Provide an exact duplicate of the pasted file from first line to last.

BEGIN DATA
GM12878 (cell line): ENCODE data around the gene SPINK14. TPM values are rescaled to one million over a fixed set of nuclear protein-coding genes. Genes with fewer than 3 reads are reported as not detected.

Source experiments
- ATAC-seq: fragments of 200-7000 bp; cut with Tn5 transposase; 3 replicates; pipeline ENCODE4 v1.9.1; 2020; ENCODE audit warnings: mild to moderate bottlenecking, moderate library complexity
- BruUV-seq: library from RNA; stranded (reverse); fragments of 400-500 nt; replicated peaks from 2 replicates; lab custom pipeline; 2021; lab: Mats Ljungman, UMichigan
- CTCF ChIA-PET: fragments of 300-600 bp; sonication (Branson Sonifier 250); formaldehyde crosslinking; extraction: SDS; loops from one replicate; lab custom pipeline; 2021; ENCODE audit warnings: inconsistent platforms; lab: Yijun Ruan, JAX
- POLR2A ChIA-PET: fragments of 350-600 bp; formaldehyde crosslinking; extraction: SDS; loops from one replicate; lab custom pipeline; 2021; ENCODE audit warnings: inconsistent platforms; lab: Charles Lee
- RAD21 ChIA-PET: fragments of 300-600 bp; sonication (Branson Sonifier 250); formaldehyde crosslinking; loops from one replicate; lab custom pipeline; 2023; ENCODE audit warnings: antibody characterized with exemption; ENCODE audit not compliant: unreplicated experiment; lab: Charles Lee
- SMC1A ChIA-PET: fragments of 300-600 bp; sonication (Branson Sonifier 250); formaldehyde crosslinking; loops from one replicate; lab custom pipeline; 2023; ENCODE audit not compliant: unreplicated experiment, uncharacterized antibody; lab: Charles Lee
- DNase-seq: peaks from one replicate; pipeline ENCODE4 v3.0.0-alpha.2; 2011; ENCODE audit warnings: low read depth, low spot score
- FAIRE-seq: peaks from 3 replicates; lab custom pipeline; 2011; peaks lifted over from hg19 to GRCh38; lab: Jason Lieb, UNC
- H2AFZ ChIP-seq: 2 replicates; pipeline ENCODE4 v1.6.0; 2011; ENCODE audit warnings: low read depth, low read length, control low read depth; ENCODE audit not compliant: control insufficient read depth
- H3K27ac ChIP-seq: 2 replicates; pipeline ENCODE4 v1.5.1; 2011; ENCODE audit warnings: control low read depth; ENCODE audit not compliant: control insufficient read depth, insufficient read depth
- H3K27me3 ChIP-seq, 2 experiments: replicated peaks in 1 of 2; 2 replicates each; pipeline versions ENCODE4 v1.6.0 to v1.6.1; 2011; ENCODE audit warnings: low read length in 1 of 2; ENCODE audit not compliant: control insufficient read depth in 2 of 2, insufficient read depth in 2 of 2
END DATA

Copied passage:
GM12878 (cell line): ENCODE data around the gene SPINK14. TPM values are rescaled to one million over a fixed set of nuclear protein-coding genes. Genes with fewer than 3 reads are reported as not detected.

Source experiments
- ATAC-seq: fragments of 200-7000 bp; cut with Tn5 transposase; 3 replicates; pipeline ENCODE4 v1.9.1; 2020; ENCODE audit warnings: mild to moderate bottlenecking, moderate library complexity
- BruUV-seq: library from RNA; stranded (reverse); fragments of 400-500 nt; replicated peaks from 2 replicates; lab custom pipeline; 2021; lab: Mats Ljungman, UMichigan
- CTCF ChIA-PET: fragments of 300-600 bp; sonication (Branson Sonifier 250); formaldehyde crosslinking; extraction: SDS; loops from one replicate; lab custom pipeline; 2021; ENCODE audit warnings: inconsistent platforms; lab: Yijun Ruan, JAX
- POLR2A ChIA-PET: fragments of 350-600 bp; formaldehyde crosslinking; extraction: SDS; loops from one replicate; lab custom pipeline; 2021; ENCODE audit warnings: inconsistent platforms; lab: Charles Lee
- RAD21 ChIA-PET: fragments of 300-600 bp; sonication (Branson Sonifier 250); formaldehyde crosslinking; loops from one replicate; lab custom pipeline; 2023; ENCODE audit warnings: antibody characterized with exemption; ENCODE audit not compliant: unreplicated experiment; lab: Charles Lee
- SMC1A ChIA-PET: fragments of 300-600 bp; sonication (Branson Sonifier 250); formaldehyde crosslinking; loops from one replicate; lab custom pipeline; 2023; ENCODE audit not compliant: unreplicated experiment, uncharacterized antibody; lab: Charles Lee
- DNase-seq: peaks from one replicate; pipeline ENCODE4 v3.0.0-alpha.2; 2011; ENCODE audit warnings: low read depth, low spot score
- FAIRE-seq: peaks from 3 replicates; lab custom pipeline; 2011; peaks lifted over from hg19 to GRCh38; lab: Jason Lieb, UNC
- H2AFZ ChIP-seq: 2 replicates; pipeline ENCODE4 v1.6.0; 2011; ENCODE audit warnings: low read depth, low read length, control low read depth; ENCODE audit not compliant: control insufficient read depth
- H3K27ac ChIP-seq: 2 replicates; pipeline ENCODE4 v1.5.1; 2011; ENCODE audit warnings: control low read depth; ENCODE audit not compliant: control insufficient read depth, insufficient read depth
- H3K27me3 ChIP-seq, 2 experiments: replicated peaks in 1 of 2; 2 replicates each; pipeline versions ENCODE4 v1.6.0 to v1.6.1; 2011; ENCODE audit warnings: low read length in 1 of 2; ENCODE audit not compliant: control insufficient read depth in 2 of 2, insufficient read depth in 2 of 2